Doctors are calling for more research on the topic, and for firmer scientific ground to stand on when talking about smoking marijuana and cancer risk. “Given the expanding legalization of marijuana, and the anticipated wave of increased use, there is clearly a need to study the cancer risks of marijuana with the same rigor that has been devoted to tobacco smoke,” says Dr. Joseph Friedberg. “Both types of smoke contain some of the same carcinogens, so the widely held belief that tobacco smoke causes cancer and marijuana smoke does not is inherently flawed.”
At the same time, a lot of our doctors recognize the potential benefits of cannabis as a part of integrative therapy for pain relief. Marijuana is not a cure for cancer, but it can help with some of the side effects if patients consult with their doctors to make sure it doesn’t interfere with traditional treatments.
“Integrative therapy is when patients come to see me when they want to add alternative or complementary therapies to their conventional treatments,” says Dr. Junella Chin, an integrative cannabis specialist.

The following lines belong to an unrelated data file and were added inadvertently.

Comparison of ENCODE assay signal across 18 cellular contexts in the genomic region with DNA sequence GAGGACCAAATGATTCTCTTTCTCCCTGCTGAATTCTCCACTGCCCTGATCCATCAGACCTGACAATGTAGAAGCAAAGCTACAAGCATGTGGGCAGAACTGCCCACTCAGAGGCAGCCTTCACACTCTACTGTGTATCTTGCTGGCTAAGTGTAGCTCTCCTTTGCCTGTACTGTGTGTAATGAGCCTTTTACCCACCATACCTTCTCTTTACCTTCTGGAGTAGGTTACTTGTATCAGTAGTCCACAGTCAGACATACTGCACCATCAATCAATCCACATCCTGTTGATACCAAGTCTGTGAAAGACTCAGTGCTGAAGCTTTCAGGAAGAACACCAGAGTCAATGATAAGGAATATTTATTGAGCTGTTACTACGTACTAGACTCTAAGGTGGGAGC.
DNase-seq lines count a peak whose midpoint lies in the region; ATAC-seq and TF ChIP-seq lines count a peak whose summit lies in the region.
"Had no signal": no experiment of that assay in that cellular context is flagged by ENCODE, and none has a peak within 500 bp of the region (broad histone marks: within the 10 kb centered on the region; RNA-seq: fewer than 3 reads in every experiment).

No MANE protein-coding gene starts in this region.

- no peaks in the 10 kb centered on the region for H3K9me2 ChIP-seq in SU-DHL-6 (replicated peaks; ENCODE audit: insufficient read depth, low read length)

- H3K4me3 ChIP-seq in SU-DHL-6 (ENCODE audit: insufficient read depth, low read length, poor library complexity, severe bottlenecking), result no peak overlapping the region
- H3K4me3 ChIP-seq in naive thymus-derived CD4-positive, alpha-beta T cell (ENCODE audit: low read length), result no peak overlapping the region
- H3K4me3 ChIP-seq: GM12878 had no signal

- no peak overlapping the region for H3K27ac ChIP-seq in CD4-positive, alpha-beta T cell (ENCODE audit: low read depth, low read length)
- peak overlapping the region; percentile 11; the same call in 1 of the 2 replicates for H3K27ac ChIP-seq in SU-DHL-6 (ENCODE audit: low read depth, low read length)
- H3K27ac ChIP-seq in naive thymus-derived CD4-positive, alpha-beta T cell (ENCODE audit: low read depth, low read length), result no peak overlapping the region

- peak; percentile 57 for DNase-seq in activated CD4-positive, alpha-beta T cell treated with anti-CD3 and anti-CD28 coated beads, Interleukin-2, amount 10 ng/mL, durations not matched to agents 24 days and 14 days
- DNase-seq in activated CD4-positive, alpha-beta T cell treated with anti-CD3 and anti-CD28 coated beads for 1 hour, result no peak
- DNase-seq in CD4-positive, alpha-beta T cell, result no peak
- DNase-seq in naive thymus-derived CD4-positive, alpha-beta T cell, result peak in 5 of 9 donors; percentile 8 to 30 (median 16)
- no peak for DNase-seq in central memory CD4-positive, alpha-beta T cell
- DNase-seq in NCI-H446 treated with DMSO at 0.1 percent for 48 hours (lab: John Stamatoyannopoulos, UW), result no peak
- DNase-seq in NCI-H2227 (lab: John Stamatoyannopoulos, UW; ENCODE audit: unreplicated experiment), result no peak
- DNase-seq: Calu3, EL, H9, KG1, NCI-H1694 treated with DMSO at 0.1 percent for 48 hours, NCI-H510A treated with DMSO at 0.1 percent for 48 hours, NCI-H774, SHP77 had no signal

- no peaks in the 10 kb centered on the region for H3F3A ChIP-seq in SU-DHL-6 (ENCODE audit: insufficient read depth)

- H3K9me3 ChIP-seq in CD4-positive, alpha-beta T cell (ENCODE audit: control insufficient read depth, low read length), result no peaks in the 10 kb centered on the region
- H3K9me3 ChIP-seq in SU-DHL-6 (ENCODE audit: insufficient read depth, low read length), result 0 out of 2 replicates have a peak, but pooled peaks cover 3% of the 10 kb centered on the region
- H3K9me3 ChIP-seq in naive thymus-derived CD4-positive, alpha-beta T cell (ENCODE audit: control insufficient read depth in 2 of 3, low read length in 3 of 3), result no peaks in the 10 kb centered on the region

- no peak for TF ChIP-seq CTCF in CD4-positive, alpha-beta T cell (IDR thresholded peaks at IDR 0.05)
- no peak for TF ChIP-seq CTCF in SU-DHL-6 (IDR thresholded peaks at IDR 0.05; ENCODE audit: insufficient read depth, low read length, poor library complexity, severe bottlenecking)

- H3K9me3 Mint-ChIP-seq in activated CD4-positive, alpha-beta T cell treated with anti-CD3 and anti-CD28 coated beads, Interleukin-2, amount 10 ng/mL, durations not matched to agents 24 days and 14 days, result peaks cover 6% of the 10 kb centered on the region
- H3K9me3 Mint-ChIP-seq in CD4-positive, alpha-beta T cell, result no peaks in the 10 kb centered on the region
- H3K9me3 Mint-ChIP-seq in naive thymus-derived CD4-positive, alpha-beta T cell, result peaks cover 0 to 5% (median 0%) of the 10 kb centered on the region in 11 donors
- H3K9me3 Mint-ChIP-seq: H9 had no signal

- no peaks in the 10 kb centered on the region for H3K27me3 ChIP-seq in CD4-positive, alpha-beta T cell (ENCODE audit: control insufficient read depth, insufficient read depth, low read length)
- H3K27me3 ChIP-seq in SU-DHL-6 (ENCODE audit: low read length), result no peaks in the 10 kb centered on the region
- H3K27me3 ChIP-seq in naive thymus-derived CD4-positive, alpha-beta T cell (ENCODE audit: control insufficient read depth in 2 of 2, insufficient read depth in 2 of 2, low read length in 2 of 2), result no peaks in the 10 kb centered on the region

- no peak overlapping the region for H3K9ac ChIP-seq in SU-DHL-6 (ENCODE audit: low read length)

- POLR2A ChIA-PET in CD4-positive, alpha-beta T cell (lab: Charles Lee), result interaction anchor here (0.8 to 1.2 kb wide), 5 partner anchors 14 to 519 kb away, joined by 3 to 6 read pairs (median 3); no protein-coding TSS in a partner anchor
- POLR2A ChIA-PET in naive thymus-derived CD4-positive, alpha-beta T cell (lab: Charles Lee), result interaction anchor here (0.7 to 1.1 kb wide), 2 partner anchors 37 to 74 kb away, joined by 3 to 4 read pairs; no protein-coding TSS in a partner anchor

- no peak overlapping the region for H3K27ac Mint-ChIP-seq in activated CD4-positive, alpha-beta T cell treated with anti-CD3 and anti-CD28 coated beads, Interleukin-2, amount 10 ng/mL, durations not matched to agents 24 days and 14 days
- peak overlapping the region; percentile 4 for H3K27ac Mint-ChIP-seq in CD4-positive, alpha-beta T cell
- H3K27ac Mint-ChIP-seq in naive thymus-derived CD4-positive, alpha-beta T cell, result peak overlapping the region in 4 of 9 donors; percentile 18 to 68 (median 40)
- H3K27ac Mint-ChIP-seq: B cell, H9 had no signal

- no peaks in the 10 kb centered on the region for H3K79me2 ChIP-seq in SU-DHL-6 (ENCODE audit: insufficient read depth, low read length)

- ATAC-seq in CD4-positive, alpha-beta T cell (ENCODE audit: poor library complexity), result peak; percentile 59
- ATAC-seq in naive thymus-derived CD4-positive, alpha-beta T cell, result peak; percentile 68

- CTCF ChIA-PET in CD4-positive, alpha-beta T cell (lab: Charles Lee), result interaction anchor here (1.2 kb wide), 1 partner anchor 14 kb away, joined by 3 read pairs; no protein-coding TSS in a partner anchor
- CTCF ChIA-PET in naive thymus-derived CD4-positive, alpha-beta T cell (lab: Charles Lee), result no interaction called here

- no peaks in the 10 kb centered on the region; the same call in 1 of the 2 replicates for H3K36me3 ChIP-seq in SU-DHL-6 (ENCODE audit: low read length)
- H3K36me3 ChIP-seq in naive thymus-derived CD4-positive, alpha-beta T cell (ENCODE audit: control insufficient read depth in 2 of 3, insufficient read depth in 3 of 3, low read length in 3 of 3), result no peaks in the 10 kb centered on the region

In a recent Instagram post, Canci claimed that, “The presence of ceramide [a chemical in marijuana] leaves no possibility of cancer cell survival.”
But Dr. Chin describes marijuana as more of a way to help with the pain and discomfort that can result from certain parts of cancer treatment.
“When patients come to me, and they have cancer and they have pain, usually, they’ve tried conventional medicine first. Their oncologogists have already prescribed the traditional pain medication. And it just doesn’t seem to work,” says Dr. Chin.
“As humans, we all have a natural cannabis system that our body makes– endocannabinoid system– natural cannabis molecules,” Dr. Chin continues. “And when we are in chronic pain states, or, in our case, a cancer patient, these endocannabinoid molecules are deficient.”
For example, sometimes she treats patients who are experiencing pain due to chemotherapy. “A chemotherapy patient usually comes to see me if they have nausea, if they have decreased appetite, if they have pain, if they have insomnia, and if they’re depressed,” she says.